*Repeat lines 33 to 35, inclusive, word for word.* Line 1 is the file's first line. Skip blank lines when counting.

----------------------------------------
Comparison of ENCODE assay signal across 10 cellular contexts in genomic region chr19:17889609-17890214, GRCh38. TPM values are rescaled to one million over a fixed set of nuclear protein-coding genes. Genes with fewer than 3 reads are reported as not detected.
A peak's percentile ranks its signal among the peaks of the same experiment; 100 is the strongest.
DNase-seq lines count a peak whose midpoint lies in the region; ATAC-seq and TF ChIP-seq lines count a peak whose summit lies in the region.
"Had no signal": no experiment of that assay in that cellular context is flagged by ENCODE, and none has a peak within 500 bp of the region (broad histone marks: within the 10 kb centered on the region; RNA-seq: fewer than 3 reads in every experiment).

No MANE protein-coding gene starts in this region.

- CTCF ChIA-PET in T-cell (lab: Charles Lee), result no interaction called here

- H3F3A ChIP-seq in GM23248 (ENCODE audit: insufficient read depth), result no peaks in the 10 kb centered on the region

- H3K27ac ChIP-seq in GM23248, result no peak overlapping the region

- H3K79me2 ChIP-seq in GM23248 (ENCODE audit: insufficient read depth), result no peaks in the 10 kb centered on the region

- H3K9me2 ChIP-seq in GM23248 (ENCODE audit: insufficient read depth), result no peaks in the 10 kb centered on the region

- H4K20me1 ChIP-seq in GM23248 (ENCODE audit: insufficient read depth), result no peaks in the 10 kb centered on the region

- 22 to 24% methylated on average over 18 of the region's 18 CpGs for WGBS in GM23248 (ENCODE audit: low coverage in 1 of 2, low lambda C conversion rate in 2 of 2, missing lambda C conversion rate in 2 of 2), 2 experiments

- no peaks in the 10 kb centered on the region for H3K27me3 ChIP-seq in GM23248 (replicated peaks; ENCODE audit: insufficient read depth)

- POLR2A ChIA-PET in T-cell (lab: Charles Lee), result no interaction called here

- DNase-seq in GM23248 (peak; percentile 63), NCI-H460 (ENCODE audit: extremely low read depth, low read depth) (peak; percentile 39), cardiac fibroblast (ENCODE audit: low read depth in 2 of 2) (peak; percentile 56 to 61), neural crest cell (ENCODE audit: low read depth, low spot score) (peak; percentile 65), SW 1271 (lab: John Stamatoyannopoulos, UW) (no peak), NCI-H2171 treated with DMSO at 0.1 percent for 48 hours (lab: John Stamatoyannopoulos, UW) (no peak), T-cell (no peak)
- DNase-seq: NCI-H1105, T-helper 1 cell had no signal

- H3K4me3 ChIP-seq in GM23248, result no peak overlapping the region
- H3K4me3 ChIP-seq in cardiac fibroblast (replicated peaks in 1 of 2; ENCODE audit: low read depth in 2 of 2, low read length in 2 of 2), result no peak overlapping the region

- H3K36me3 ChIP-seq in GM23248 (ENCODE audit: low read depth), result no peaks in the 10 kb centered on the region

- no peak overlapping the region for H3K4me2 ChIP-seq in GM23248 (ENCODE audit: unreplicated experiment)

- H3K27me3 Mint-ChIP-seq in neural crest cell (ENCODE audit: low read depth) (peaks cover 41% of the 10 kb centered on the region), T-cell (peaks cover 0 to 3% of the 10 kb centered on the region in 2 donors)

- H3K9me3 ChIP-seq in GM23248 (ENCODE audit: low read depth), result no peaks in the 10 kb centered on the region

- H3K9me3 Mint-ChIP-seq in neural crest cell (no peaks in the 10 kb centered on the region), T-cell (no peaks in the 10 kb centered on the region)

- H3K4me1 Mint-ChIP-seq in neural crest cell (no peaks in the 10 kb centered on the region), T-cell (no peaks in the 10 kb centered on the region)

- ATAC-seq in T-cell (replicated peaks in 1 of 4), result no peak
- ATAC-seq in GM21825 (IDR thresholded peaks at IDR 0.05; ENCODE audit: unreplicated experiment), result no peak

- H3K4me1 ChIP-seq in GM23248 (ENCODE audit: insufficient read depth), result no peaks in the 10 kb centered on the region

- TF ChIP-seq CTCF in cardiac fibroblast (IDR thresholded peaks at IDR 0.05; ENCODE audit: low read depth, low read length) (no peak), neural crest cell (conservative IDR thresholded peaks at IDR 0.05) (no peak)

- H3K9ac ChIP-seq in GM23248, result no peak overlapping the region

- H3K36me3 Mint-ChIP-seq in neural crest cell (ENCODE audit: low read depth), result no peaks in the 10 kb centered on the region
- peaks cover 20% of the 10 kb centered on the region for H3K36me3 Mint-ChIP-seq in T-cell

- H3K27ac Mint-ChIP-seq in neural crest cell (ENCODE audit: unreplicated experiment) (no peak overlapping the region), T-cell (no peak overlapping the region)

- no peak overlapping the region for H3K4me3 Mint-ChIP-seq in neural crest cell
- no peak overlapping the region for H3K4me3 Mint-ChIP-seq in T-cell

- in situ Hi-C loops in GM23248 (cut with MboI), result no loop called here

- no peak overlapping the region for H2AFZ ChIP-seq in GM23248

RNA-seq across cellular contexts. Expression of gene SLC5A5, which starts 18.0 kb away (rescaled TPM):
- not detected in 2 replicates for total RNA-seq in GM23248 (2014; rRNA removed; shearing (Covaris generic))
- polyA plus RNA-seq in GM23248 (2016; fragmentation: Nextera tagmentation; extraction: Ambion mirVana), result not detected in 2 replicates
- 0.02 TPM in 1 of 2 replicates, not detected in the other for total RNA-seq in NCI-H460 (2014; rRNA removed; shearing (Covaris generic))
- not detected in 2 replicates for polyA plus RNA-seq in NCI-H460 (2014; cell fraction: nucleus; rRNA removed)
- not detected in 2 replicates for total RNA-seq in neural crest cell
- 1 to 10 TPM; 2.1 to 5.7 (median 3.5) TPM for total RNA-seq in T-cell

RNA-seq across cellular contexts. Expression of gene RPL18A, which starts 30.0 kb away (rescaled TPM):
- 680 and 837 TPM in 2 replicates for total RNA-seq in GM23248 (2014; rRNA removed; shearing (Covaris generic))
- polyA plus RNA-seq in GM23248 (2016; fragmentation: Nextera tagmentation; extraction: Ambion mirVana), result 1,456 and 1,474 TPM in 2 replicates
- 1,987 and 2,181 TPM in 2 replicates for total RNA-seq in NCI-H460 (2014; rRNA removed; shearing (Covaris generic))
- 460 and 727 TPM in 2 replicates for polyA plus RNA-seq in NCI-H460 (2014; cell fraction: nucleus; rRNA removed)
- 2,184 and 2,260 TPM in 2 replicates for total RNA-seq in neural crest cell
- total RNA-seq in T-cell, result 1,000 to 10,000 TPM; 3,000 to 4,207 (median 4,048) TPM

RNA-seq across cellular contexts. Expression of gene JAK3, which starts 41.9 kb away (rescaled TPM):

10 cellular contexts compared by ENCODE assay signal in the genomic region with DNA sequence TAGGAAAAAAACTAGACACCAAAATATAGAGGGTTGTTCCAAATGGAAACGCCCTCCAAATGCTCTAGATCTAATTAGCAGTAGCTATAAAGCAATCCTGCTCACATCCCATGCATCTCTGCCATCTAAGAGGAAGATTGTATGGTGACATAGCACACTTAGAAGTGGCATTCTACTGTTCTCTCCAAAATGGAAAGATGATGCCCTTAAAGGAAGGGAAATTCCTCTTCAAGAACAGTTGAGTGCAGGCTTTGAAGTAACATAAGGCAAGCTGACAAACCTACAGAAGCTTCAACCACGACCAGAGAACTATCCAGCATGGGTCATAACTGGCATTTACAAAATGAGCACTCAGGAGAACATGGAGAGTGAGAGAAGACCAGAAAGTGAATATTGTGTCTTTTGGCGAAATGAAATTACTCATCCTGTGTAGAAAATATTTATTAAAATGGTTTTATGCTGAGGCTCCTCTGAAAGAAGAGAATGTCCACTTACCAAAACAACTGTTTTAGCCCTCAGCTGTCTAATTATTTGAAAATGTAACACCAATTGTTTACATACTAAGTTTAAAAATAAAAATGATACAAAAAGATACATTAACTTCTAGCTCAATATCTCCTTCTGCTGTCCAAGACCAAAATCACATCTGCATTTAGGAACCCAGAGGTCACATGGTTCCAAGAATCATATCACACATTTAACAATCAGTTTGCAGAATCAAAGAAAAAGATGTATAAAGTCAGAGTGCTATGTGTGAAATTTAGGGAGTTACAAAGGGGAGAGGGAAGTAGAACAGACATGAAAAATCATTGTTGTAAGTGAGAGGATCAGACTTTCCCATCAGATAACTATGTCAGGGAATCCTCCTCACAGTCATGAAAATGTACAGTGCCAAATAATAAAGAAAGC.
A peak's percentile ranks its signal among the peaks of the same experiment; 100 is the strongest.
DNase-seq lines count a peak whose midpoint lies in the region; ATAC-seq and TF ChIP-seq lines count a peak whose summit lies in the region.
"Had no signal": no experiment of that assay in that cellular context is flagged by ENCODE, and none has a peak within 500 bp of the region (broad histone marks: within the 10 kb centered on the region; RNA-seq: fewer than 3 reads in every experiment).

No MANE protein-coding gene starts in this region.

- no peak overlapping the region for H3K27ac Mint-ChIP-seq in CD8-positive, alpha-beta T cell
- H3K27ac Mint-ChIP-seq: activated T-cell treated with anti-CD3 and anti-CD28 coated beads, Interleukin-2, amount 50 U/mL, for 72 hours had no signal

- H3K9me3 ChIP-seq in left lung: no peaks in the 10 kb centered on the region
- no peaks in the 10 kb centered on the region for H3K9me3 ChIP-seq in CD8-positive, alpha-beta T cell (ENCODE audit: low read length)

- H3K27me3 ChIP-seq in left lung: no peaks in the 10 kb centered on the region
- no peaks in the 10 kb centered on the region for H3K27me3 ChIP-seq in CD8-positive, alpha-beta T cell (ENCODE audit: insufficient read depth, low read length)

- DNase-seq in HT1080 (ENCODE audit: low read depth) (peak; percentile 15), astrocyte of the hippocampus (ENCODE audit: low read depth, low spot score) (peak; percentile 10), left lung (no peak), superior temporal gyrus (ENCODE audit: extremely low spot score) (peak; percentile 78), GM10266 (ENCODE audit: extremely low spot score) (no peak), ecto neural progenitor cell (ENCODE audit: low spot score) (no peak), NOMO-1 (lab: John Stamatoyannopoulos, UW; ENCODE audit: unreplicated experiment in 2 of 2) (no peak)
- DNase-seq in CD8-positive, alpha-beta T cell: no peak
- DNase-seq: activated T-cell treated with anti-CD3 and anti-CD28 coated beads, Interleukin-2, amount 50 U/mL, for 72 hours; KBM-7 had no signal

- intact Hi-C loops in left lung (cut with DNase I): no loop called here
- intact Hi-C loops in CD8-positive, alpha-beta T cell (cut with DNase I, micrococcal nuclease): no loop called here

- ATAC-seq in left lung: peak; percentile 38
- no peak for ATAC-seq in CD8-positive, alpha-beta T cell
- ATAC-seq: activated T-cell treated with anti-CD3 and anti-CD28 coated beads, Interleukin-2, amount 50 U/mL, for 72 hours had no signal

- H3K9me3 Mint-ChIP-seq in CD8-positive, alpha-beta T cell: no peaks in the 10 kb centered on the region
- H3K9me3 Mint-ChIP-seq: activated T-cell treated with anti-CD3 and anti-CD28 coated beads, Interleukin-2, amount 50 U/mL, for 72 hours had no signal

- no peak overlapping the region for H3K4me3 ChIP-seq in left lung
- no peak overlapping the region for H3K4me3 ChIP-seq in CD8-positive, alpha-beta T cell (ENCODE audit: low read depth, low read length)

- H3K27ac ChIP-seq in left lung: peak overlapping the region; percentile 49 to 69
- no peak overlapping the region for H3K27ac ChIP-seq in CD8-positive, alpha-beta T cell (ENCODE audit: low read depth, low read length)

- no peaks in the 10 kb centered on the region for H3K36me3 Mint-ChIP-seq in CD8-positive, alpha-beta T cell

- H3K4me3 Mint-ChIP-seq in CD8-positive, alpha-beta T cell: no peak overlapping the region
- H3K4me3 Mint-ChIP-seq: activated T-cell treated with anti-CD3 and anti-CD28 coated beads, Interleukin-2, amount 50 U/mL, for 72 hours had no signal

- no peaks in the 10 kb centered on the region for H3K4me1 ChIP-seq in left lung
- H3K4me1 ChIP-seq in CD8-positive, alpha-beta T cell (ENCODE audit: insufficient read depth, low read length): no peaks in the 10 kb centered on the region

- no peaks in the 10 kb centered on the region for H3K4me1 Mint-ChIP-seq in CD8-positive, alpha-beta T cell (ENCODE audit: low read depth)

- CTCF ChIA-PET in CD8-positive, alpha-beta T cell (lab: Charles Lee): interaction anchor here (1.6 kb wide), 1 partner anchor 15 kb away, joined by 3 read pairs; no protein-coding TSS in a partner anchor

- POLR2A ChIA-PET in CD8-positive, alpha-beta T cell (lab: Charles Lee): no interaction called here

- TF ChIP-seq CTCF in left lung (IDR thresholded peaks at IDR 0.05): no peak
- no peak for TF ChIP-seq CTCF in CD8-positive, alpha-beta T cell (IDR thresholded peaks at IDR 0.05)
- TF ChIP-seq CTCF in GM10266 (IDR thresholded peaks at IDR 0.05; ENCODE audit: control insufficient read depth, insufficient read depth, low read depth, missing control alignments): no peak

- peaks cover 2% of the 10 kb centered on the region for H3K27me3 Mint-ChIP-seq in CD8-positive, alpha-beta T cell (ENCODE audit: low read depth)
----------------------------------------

- no peak overlapping the region for H3K4me3 Mint-ChIP-seq in neural crest cell
- no peak overlapping the region for H3K4me3 Mint-ChIP-seq in T-cell

- in situ Hi-C loops in GM23248 (cut with MboI), result no loop called here